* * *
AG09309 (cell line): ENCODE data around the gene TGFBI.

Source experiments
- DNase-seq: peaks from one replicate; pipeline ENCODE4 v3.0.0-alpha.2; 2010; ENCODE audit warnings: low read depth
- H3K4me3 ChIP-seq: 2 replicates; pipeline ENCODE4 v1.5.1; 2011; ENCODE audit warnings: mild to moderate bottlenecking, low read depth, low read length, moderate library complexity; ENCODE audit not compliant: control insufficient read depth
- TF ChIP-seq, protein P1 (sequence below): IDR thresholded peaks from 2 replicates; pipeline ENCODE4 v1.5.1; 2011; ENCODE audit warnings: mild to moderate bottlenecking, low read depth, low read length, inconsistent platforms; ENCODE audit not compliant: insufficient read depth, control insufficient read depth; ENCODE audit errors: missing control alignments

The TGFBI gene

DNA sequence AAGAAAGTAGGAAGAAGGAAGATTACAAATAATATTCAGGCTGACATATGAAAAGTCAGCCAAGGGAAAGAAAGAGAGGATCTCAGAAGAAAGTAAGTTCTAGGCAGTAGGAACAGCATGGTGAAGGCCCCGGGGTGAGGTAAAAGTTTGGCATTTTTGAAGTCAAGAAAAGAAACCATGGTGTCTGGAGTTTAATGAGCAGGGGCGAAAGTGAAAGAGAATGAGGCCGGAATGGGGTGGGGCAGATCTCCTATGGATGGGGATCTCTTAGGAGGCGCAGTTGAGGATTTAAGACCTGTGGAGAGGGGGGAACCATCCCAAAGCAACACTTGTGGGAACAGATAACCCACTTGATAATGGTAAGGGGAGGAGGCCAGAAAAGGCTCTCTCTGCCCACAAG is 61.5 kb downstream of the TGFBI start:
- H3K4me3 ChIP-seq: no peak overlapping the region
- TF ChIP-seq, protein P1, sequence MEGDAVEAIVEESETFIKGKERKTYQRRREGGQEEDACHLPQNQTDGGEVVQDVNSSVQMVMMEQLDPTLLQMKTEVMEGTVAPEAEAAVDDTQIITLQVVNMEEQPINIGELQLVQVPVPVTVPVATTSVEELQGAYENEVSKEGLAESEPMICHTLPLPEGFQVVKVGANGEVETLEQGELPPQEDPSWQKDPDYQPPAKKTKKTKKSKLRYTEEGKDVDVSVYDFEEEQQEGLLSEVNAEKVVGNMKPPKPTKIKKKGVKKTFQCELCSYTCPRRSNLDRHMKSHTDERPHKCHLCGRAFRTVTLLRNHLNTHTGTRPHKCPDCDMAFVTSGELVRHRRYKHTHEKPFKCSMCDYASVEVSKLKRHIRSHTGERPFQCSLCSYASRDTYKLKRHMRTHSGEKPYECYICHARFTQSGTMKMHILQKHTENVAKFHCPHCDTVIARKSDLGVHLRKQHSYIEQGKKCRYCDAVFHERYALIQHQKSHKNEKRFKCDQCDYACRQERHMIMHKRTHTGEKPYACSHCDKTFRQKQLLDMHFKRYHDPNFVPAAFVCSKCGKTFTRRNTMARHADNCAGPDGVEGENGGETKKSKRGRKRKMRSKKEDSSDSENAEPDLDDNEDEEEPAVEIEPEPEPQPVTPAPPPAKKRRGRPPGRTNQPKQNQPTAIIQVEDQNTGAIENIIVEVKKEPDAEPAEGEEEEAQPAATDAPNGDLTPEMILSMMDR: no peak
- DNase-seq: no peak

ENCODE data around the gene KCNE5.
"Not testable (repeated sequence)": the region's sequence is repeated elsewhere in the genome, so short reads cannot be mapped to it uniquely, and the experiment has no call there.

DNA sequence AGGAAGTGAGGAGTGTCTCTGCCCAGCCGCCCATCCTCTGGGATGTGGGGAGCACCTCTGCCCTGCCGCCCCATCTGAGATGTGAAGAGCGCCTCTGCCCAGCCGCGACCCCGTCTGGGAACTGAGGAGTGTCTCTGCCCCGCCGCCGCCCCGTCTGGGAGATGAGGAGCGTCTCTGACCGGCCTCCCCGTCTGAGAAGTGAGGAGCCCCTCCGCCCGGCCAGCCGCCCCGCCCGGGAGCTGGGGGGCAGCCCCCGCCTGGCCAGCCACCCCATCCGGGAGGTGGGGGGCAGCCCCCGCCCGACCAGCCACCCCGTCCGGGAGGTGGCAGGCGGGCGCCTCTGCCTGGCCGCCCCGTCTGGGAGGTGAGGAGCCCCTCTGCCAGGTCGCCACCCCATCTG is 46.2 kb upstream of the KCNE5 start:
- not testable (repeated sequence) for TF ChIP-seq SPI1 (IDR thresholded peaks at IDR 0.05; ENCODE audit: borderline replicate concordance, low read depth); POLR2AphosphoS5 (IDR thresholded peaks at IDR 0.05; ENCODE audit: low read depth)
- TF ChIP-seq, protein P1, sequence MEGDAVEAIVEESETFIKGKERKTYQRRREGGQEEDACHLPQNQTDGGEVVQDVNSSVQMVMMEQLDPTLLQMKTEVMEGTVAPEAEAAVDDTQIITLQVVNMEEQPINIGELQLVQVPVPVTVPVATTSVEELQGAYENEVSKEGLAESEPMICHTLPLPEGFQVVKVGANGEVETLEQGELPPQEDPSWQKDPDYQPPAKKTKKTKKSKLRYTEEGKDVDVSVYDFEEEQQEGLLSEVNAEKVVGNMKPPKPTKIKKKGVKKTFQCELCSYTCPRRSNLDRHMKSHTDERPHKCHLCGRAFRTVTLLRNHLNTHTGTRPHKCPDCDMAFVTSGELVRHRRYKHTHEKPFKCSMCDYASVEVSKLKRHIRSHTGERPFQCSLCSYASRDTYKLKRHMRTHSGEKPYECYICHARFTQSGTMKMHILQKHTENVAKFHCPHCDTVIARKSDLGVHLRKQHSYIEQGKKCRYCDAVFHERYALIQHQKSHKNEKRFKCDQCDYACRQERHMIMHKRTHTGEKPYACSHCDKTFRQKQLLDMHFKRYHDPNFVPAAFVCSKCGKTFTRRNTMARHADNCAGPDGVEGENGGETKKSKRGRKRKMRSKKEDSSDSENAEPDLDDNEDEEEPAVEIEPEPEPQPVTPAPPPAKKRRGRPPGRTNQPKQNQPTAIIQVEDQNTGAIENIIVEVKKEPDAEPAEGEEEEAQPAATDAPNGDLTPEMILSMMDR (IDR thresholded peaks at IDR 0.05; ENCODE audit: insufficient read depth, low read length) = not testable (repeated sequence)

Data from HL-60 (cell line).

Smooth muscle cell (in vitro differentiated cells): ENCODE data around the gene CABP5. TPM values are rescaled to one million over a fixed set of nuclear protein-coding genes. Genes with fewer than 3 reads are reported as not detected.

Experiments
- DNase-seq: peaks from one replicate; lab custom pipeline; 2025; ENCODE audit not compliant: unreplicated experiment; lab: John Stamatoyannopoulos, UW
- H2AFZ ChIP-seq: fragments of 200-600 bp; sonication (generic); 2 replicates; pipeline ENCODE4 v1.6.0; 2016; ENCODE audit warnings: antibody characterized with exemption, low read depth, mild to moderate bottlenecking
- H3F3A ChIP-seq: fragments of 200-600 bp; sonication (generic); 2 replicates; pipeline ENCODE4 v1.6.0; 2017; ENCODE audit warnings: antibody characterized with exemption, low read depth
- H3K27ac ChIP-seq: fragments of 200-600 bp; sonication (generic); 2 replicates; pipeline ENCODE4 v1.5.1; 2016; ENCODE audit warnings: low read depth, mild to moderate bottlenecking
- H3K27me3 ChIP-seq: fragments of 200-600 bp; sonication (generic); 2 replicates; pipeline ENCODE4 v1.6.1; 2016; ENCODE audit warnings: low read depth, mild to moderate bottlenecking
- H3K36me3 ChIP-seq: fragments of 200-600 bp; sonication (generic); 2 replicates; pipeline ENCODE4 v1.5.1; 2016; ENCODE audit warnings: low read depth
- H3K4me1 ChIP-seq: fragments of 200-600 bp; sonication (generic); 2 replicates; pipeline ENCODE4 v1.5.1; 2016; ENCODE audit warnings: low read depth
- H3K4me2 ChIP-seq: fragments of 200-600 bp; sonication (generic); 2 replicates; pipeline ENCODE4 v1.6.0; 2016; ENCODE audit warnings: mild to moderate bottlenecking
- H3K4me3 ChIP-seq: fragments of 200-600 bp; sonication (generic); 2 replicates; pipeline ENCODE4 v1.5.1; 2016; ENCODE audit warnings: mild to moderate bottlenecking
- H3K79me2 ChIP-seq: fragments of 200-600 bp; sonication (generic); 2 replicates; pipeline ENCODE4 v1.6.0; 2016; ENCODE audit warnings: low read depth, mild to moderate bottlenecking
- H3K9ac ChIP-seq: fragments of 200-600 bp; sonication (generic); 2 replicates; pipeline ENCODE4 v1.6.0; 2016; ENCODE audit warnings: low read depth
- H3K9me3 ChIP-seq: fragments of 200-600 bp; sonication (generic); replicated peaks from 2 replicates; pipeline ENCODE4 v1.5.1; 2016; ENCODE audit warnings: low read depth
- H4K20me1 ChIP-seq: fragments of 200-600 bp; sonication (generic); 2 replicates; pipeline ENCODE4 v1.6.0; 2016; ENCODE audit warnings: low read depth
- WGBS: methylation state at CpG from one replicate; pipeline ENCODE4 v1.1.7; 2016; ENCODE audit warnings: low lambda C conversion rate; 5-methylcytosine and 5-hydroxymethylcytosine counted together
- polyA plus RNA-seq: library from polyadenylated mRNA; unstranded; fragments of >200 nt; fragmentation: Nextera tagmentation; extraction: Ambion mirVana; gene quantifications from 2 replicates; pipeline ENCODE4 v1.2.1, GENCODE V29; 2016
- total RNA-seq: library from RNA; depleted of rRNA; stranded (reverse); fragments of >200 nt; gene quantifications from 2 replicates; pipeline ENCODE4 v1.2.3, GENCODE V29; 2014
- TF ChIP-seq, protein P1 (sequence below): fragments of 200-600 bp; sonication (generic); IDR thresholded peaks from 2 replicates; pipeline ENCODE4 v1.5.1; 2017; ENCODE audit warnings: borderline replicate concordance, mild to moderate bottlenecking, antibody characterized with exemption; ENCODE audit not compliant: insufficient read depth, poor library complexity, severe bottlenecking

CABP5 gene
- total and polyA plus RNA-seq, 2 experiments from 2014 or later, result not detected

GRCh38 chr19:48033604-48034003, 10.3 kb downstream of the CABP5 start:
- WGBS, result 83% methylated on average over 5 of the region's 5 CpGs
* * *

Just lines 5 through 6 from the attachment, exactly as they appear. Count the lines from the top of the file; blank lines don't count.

- TF ChIP-seq, protein P1 (sequence below): IDR thresholded peaks from 2 replicates; pipeline ENCODE4 v1.5.1; 2011; ENCODE audit warnings: mild to moderate bottlenecking, low read depth, low read length, inconsistent platforms; ENCODE audit not compliant: insufficient read depth, control insufficient read depth; ENCODE audit errors: missing control alignments

The TGFBI gene